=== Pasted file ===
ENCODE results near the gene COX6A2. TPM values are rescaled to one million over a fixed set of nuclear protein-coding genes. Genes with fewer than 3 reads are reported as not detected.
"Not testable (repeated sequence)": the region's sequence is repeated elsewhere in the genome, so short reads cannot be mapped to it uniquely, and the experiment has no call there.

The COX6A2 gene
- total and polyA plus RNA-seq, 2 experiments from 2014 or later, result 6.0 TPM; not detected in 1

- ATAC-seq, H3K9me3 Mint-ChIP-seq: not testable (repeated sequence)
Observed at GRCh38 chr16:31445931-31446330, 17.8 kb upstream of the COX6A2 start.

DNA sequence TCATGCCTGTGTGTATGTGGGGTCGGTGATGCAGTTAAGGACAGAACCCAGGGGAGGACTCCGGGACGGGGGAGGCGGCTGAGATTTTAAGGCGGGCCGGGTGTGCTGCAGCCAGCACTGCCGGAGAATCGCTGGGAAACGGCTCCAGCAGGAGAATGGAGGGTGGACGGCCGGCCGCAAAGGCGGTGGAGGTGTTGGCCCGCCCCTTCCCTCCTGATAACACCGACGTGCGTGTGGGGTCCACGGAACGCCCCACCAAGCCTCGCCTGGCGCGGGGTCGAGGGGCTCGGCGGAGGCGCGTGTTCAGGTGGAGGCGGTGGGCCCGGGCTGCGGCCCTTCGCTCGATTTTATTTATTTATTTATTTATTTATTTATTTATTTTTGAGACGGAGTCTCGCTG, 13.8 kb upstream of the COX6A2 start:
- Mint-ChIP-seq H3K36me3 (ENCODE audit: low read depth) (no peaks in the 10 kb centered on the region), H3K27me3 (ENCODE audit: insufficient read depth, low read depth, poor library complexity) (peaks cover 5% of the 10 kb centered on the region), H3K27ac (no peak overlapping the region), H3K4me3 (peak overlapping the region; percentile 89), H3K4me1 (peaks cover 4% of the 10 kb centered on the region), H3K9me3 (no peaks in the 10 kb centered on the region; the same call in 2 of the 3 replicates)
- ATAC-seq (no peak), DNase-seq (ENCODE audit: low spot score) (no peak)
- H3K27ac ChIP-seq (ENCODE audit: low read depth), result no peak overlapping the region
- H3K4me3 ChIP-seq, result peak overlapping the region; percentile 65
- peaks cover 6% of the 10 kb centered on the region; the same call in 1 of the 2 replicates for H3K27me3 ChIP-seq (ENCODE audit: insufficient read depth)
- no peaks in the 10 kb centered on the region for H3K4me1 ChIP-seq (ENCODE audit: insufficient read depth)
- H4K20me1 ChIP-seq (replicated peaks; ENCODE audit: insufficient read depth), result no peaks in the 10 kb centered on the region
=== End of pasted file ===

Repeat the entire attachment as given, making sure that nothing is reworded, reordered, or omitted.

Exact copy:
ENCODE results near the gene COX6A2. TPM values are rescaled to one million over a fixed set of nuclear protein-coding genes. Genes with fewer than 3 reads are reported as not detected.
"Not testable (repeated sequence)": the region's sequence is repeated elsewhere in the genome, so short reads cannot be mapped to it uniquely, and the experiment has no call there.

The COX6A2 gene
- total and polyA plus RNA-seq, 2 experiments from 2014 or later, result 6.0 TPM; not detected in 1

- ATAC-seq, H3K9me3 Mint-ChIP-seq: not testable (repeated sequence)
Observed at GRCh38 chr16:31445931-31446330, 17.8 kb upstream of the COX6A2 start.

DNA sequence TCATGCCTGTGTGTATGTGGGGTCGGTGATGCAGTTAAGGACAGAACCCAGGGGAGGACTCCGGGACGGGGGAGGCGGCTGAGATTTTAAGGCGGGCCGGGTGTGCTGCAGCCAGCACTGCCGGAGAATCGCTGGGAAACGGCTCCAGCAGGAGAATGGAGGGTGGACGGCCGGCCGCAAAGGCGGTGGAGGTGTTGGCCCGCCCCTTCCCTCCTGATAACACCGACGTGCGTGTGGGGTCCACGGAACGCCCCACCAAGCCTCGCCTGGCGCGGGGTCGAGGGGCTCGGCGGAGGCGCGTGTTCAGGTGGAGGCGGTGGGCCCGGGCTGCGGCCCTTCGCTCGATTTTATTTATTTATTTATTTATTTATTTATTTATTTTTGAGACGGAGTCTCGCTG, 13.8 kb upstream of the COX6A2 start:
- Mint-ChIP-seq H3K36me3 (ENCODE audit: low read depth) (no peaks in the 10 kb centered on the region), H3K27me3 (ENCODE audit: insufficient read depth, low read depth, poor library complexity) (peaks cover 5% of the 10 kb centered on the region), H3K27ac (no peak overlapping the region), H3K4me3 (peak overlapping the region; percentile 89), H3K4me1 (peaks cover 4% of the 10 kb centered on the region), H3K9me3 (no peaks in the 10 kb centered on the region; the same call in 2 of the 3 replicates)
- ATAC-seq (no peak), DNase-seq (ENCODE audit: low spot score) (no peak)
- H3K27ac ChIP-seq (ENCODE audit: low read depth), result no peak overlapping the region
- H3K4me3 ChIP-seq, result peak overlapping the region; percentile 65
- peaks cover 6% of the 10 kb centered on the region; the same call in 1 of the 2 replicates for H3K27me3 ChIP-seq (ENCODE audit: insufficient read depth)
- no peaks in the 10 kb centered on the region for H3K4me1 ChIP-seq (ENCODE audit: insufficient read depth)
- H4K20me1 ChIP-seq (replicated peaks; ENCODE audit: insufficient read depth), result no peaks in the 10 kb centered on the region